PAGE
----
With regard to Pareto optimality, Mueller (2003, pp. 138-42), Brennan and Buchanan (2000, pp. 151-55), and Johnson (1991, pp. 157-61) claim that unanimity rule is better at preserving Pareto optimality than majority rule because unanimity rule only accepts changes that are Pareto improvements. Mueller writes, "Should an initial proposal fail to command a unanimous majority, it is redefined until it does, or until it is removed from the agenda" (2003, p. 138). Majority rule, in contrast, might redistribute resources and choose Pareto-suboptimal outcomes.

More recent studies have focused on the pareto optimality of unanimity rule in equilibrium (Chen and Ordeshook 1998; Tsebelis 2002), compared unanimity rule to Pareto improvements in free market exchange (Sobel and Holcombe 2001), analyzed the ability of unanimity rule to obtain a Pareto-optimal Lindahl equilibrium (Cornes and Sandler 1996), and analyzed the distance required for unanimity rule to select any alternative in the Pareto-optimal set (Colomer 1999).

For example, Chen and Ordeshook (1998) study the relationship between unanimity rule and Pareto-superior sets over a series of binary choices. They find that a Nash equilibrium always exists under unanimity rule that is at the intersection of the Pareto-superior set and the Pareto-optimal set. In contrast, we compare unanimity rule to majority rule and examine models in which equilibria are not necessarily obtained.

III. CLARIFYING CONCEPTS

To study the ability of unanimity rule and majority rule to select Pareto-preferred and Pareto-optimal alternatives, it will be technically convenient to use a spatial voting model--as done by Chen and Ordeshook (1998), Tsebelis (2002), and Colomer (1999). To focus the study, consider N individuals with ideal points [I.sub.i] in a single dimension of alternatives ranging from 0 to 1, inclusive. Ideal points reflect preferences such as spending on a public good, like defense. The bounds on this interval reflect the set of feasible alternatives. For a public good this might range from no expenditures at the minimum to the size of the budget constraint at the maximum.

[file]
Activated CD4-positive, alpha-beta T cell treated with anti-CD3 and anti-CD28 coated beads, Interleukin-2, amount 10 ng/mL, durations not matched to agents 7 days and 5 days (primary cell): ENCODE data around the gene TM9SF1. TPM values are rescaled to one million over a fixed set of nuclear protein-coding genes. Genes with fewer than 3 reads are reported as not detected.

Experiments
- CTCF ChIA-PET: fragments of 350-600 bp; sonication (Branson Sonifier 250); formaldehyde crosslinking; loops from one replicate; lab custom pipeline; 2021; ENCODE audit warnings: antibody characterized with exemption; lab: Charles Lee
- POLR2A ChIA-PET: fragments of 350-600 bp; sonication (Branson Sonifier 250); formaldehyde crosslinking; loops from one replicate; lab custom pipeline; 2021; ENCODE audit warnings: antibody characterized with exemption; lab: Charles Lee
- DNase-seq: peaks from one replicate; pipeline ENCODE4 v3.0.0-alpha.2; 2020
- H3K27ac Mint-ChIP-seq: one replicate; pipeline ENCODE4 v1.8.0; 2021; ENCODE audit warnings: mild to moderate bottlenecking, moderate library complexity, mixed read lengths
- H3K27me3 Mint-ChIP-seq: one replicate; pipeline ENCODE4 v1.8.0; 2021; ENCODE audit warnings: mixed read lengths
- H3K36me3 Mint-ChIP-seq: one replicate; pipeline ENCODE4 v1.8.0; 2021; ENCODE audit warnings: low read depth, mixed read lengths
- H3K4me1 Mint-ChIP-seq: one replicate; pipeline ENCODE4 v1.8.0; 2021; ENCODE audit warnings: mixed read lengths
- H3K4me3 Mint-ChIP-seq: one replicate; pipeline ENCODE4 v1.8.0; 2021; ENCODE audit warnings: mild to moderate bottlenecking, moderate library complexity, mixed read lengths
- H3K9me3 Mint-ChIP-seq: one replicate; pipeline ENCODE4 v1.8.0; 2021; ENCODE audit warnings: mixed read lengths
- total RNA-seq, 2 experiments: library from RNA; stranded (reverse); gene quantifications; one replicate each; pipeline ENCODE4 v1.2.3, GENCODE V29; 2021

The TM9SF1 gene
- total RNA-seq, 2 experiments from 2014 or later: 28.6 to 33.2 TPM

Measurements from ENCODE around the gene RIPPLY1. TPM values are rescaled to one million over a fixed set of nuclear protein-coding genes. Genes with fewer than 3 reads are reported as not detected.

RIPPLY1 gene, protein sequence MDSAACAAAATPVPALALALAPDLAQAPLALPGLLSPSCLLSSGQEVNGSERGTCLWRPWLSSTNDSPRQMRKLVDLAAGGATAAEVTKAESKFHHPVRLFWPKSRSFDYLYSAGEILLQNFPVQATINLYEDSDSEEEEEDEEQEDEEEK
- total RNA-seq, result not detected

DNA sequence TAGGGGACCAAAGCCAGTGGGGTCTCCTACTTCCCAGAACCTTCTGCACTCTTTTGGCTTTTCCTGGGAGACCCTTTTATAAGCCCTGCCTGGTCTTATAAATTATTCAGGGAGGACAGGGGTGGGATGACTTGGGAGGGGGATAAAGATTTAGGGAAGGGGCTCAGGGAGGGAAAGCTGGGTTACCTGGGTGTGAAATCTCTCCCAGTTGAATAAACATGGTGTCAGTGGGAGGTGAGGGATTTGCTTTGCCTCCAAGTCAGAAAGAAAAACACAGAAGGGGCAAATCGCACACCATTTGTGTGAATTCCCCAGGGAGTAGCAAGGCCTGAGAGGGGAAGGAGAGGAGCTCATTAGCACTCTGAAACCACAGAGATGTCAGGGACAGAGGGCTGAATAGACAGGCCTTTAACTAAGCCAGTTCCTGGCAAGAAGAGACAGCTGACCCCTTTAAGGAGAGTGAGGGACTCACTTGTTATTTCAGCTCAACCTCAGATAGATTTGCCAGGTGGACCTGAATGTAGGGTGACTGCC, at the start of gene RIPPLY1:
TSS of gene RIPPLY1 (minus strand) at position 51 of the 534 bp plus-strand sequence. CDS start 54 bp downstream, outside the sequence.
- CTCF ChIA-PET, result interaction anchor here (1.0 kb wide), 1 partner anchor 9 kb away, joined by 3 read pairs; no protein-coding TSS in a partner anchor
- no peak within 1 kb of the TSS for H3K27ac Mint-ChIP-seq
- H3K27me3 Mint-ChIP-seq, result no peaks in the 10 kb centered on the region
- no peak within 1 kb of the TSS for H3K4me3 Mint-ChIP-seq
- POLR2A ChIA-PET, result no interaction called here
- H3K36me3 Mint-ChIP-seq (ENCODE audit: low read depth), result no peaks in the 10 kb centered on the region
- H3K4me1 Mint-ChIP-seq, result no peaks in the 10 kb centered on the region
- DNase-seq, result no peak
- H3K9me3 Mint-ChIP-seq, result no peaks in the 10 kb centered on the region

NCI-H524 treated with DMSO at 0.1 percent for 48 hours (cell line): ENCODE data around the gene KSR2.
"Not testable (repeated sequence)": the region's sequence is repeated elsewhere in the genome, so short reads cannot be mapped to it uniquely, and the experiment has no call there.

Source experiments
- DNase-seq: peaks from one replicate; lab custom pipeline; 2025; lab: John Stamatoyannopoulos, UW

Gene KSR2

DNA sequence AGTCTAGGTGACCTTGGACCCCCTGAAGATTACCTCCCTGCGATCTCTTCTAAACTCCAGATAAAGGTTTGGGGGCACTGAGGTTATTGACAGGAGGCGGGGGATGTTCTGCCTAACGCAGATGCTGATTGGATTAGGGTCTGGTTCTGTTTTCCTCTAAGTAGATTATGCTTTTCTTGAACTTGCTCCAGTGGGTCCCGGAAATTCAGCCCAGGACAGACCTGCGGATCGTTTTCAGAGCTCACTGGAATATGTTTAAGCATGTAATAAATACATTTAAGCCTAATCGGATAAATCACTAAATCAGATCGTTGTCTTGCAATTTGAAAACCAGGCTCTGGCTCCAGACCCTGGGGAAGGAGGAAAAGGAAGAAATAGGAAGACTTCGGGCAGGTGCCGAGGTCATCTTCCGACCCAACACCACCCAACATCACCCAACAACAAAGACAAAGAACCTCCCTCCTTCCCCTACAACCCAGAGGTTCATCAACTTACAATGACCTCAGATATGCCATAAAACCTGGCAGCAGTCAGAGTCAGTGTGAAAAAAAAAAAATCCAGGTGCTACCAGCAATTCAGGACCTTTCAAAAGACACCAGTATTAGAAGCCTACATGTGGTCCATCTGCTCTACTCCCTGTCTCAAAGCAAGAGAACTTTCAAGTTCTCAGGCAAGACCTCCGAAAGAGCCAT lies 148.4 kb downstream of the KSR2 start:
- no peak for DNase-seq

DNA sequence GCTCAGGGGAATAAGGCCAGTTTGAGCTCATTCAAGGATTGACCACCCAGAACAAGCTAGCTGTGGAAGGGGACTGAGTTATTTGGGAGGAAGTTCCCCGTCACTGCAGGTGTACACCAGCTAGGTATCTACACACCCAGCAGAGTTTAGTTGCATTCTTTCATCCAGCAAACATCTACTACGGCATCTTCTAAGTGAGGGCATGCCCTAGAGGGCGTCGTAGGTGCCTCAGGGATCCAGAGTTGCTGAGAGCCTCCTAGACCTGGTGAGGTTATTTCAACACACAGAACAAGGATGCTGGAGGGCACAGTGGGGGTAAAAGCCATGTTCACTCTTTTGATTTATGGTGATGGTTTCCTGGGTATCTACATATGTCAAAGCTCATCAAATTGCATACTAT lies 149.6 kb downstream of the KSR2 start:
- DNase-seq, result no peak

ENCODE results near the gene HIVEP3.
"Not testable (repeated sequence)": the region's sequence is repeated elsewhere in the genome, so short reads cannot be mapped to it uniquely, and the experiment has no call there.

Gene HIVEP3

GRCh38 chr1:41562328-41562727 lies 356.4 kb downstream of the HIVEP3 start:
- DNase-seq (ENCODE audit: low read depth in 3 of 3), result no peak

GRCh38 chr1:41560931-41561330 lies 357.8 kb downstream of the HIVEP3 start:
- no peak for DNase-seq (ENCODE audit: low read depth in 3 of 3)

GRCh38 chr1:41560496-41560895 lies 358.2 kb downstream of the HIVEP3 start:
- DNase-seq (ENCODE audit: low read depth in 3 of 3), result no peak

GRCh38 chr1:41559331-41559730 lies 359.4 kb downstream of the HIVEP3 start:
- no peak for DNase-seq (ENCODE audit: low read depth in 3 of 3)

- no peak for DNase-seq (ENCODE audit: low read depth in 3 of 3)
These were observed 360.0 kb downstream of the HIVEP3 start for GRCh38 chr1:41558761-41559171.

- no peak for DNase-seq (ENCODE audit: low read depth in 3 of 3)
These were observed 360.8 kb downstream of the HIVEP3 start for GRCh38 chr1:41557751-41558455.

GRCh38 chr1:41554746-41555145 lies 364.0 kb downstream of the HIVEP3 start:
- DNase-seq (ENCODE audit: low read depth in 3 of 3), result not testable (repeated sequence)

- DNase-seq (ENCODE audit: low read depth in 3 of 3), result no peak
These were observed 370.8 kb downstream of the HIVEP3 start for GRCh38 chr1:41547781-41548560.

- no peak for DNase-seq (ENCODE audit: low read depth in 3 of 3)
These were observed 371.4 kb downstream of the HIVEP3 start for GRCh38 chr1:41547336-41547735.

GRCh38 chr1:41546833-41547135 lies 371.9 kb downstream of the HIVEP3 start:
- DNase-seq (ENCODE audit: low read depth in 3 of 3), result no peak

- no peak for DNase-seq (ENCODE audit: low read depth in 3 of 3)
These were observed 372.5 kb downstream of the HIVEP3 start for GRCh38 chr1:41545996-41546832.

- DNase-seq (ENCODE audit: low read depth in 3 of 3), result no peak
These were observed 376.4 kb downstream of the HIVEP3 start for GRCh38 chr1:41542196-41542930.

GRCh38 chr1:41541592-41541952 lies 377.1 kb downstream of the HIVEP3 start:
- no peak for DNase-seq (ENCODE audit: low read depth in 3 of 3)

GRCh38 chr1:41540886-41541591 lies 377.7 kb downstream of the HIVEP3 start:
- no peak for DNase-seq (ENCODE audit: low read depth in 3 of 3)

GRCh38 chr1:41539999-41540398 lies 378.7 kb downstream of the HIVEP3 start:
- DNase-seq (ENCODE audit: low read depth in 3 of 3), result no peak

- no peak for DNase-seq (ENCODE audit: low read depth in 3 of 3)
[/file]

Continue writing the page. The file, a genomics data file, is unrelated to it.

Furthermore, assume that each individual has single peaked and symmetric utility. These assumptions imply that individuals prefer alternatives closer to their ideal points more than alternatives farther away. They also limit admissible preferences and eliminate the possibility of vote cycles. Although this setting may seem restrictive, recent empirical studies suggest that a single dimension may be more appropriate than multiple dimensions for the study of legislatures (Poole and Rosenthal 1997). Also assume no transactions costs, no vote trading, and sincere voting (unless otherwise specified).

Voting in our analysis proceeds by pairing the initial status quo q against a proposal [x.sub.1] in round 1. The winning alternative in round 1 is then paired against a new proposal [x.sub.2] in round 2, [x.sub.r] in round r, and so on, for a total of R rounds. Binary choices, like these, usually result from institutions such as legislative procedures or referenda.

Two voting rules can be compared in this context:

DEFINITION 1. Simple unanimity rule: alternative x passes by simple unanimity rule if and only if # {yeas} [greater than or equal to] 1 and # {nays} = 0; otherwise q is chosen. (2)

DEFINITION 2. Simple majority rule: alternative x passes by simple majority rule if and only if #{yeas} > #{nays}; otherwise q is chosen.

Because we introduce no other version of these voting rules, (3) we will refer to them to as unanimity rule and majority rule for the remainder of the work. They are evaluated by two Pareto concepts.

DEFINITION 3. The Pareto criterion. For any two alternatives y and z, y is Pareto preferred to z if and only if it makes at least one individual better off than z and no individual worse off than z (Sen 1979, p. 21).

For any two alternatives, we define Pareto preferred as in Definition 3; we refer to alternative z as Pareto dispreferred to y if y is Pareto preferred to z; and we refer to the two alternatives as Pareto indeterminate if neither y is Pareto preferred to z nor z is Pareto preferred to y.